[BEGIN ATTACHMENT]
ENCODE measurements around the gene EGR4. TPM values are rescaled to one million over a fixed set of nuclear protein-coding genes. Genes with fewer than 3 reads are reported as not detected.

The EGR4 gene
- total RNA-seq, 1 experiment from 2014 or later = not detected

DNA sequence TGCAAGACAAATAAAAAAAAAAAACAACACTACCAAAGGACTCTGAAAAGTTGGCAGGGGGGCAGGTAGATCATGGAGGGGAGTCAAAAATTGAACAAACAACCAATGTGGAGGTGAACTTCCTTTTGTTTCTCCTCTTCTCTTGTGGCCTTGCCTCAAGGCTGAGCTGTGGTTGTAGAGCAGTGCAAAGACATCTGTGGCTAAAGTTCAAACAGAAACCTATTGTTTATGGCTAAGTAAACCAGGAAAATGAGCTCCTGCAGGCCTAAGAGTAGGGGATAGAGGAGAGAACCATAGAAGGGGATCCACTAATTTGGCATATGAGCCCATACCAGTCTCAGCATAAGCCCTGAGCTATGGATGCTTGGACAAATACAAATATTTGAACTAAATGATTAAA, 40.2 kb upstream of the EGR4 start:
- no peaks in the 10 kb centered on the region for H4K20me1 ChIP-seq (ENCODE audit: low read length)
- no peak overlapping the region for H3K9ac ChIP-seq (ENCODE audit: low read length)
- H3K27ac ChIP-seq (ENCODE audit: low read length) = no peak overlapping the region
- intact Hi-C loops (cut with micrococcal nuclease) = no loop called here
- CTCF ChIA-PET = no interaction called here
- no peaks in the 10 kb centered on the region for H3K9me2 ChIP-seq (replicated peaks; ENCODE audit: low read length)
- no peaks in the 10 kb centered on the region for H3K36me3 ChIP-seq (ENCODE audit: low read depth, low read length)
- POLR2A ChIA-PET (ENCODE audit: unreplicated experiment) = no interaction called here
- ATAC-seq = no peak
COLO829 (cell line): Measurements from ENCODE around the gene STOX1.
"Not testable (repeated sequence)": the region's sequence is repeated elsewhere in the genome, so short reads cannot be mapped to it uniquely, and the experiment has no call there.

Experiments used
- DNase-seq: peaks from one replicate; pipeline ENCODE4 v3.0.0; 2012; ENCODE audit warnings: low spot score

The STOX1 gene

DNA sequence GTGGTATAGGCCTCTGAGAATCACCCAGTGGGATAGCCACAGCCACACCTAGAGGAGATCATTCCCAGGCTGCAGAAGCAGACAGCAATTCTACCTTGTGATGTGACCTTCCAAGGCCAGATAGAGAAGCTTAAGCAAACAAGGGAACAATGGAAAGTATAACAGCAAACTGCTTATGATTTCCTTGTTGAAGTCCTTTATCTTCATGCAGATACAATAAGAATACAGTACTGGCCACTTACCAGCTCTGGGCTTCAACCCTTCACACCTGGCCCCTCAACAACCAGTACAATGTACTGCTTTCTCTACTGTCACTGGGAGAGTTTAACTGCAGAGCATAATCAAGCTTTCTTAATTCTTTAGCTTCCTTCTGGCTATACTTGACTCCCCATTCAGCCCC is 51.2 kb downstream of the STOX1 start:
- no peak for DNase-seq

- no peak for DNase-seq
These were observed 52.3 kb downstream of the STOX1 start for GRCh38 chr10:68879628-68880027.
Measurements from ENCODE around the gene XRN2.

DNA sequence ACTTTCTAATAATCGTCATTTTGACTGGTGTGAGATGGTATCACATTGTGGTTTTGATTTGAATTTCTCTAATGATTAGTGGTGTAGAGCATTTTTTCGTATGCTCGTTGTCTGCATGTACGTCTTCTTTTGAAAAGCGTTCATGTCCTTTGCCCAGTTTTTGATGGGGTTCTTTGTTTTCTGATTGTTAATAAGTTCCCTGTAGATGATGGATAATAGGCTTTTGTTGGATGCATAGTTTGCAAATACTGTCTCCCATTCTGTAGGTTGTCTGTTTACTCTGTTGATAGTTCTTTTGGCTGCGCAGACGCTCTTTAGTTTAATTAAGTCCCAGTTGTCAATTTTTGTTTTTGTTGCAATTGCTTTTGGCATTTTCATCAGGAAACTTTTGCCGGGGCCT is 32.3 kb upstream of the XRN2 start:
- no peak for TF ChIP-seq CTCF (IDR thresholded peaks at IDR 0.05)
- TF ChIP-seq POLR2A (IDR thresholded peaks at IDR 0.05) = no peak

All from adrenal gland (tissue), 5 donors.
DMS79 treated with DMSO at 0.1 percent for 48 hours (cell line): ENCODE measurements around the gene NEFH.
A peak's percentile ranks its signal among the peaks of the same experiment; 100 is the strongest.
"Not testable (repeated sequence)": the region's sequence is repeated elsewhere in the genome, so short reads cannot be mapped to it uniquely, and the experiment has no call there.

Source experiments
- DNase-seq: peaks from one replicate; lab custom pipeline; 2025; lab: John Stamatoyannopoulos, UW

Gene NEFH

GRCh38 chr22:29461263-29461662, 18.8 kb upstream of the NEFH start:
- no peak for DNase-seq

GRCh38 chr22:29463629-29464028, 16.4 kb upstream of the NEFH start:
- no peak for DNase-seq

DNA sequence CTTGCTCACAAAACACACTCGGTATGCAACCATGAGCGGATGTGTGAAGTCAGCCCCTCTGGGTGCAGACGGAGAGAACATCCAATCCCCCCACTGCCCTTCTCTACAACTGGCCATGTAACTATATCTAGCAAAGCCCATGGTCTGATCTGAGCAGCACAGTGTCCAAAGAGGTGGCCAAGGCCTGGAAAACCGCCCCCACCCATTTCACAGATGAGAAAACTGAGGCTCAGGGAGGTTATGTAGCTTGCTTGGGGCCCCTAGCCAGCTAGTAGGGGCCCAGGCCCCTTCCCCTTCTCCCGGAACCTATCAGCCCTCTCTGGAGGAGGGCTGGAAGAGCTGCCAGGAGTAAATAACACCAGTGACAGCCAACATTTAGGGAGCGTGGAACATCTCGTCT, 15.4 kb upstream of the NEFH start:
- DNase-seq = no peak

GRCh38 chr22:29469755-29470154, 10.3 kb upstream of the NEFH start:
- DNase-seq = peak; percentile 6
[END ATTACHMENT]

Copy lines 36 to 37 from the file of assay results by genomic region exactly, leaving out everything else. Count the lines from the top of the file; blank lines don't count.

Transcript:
GRCh38 chr22:29463629-29464028, 16.4 kb upstream of the NEFH start:
- no peak for DNase-seq